But Lonrho has tea, sugar and cotton estates in northern and central Mozambique. It grows and processes tomatoes, it is developing a game farm, runs hotels, imports vehicles, operates an airline and is developing a gold mine. It employs about 11,000 people. The managers are white South Africans or Portuguese former residents of Mozambique. The Mozambique government, lacking both capital and management capacity, conceded the estates to Lonrho but does not receive income from them for several years. In the meantime Lonrho operates them like a state within a state, with complete freedom to fly in and out of its airstrips, importing what it needs.
Some of these operations have been in the middle of war zones, where workers have been abducted or ambushed. Roads are mined. During the war the company ran its own private army headed by former British army Gurkha officers. After the peace agreement last October Lonrho not only benefited from the end of the fighting but has found new business, winning a European Community-funded contract to clear mines from thousands of miles of road and track.
I first visited the estate at Nhamitanda six years ago. By land it was only reachable along the Beira corridor, the ribbon from Zimbabwe to the coast consisting of a road, railway line and oil pipeline. The corridor was a prime target for anti-government guerrillas. During the war people fled their homes and gathered in and around the estate. Whole villages of small grass huts have sprung up. The size of the Isle of Wight, the estate looked like a plantation run by a classic charter company. It used to pay its workers in plastic tokens, exchangeable at the company store.
But for the local people it was, and is, better than the Iron Age, which is where they would be living if there was no Lonrho. They are pathetically grateful for the protection the Lonrho army has offered and for the investment and expertise the company offers. There is no other employer for hundreds of miles. It is better to be exploited than ignored.
Even Lonrho shows some sensitivity to suggestions that it's an old-style colonial company. On this estate it is departing from the traditional wage labour system. It is breaking up the huge open fields into strips which are parcelled out to local people. Lonrho ploughs, plants and sprays and individuals weed and harvest. They sell the cotton back to Lonrho and, according to the manager, they are making three or four times what they would as wage labourers.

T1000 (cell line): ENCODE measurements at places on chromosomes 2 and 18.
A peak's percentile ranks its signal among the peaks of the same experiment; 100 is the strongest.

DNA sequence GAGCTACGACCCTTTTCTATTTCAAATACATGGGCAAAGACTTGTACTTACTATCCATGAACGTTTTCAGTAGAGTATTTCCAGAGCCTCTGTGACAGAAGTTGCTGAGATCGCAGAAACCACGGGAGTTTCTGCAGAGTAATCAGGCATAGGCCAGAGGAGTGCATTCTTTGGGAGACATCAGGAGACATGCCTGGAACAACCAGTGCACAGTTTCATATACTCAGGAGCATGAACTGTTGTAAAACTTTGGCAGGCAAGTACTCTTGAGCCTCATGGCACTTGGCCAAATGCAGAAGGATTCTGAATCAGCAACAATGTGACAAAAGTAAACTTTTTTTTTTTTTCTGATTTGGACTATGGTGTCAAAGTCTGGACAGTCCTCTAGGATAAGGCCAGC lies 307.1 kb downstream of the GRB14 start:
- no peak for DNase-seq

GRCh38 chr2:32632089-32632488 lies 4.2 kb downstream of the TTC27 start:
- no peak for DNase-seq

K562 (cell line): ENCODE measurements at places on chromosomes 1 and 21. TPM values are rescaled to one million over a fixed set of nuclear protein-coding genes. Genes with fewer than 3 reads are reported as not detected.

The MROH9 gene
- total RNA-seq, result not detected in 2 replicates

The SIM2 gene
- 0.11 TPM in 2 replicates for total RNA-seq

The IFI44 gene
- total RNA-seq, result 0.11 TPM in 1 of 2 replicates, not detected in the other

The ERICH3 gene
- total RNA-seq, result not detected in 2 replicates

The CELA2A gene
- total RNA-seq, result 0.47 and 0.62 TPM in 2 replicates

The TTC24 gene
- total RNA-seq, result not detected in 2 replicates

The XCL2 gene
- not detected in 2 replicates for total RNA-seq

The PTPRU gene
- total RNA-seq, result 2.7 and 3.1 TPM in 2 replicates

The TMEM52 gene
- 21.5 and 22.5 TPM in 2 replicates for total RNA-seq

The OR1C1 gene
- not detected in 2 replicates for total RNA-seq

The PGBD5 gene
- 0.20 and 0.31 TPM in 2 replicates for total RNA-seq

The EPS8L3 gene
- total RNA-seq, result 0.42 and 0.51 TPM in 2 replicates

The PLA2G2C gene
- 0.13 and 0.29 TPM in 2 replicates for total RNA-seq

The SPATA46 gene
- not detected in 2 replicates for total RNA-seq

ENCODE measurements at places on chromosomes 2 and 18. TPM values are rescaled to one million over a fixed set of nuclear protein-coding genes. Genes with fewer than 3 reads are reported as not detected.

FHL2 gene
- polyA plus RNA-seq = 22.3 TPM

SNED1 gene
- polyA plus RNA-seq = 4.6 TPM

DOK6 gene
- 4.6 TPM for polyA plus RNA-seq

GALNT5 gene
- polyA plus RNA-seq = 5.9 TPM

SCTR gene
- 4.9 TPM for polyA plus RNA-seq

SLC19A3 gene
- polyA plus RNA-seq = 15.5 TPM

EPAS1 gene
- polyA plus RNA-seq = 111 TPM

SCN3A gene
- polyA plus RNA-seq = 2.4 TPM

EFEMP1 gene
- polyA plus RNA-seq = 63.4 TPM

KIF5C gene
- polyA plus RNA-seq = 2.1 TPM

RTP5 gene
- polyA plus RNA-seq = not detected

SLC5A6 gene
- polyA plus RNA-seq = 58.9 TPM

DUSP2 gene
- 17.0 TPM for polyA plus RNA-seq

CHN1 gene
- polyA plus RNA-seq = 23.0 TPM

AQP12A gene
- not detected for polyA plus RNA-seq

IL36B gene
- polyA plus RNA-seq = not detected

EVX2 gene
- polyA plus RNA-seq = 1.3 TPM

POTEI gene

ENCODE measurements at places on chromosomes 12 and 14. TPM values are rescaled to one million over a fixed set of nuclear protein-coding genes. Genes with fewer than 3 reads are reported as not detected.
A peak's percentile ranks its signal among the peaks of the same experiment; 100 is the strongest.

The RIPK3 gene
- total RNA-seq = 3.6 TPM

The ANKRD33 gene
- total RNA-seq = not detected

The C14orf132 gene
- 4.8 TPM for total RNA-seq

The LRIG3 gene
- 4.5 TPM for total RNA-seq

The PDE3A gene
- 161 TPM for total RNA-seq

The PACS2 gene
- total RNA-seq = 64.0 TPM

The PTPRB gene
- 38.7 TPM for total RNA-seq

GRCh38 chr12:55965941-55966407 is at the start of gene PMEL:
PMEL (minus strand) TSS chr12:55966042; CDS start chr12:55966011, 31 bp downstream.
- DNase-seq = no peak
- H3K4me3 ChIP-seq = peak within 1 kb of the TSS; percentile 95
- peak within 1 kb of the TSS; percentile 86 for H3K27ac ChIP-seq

Arminda Francisco has the largest strip and employs several people at harvest time. She inherited her original capital from her father, who was peculiar in believing that women should have property and education. And she is peculiar in wanting a rural life for her children. She points out that local people do not have the expertise, the capital or the market for selling cotton, and Lonrho has provided all three.
In a bad year Mozambique can cost Lonrho a lot of money. Last year was disastrous and the operation made a huge loss, but this year Mozambique will make Lonrho lots of money. The rains in the north have been good and came at the right time and, with the war over, the sugar and tea estates are at full production.
But will the company which sustained huge losses last year live to enjoy the fruits of the Mozambique bonanza? Its reliance on one man, once its greatest strength, may prove its greatest weakness. In the old days, local managers lived in fear of the sudden visits from Mr Rowland and his direct and alarming interventions. Now Mr Rowland is 75 and that edge is blunted. Local managers are more open and adventurous: they are even willing to talk to the press and, in private, express growing dissatisfaction with the London headquarters. Only there, in Cheapside, does it seem that the fear and secrecy remain.Reuse content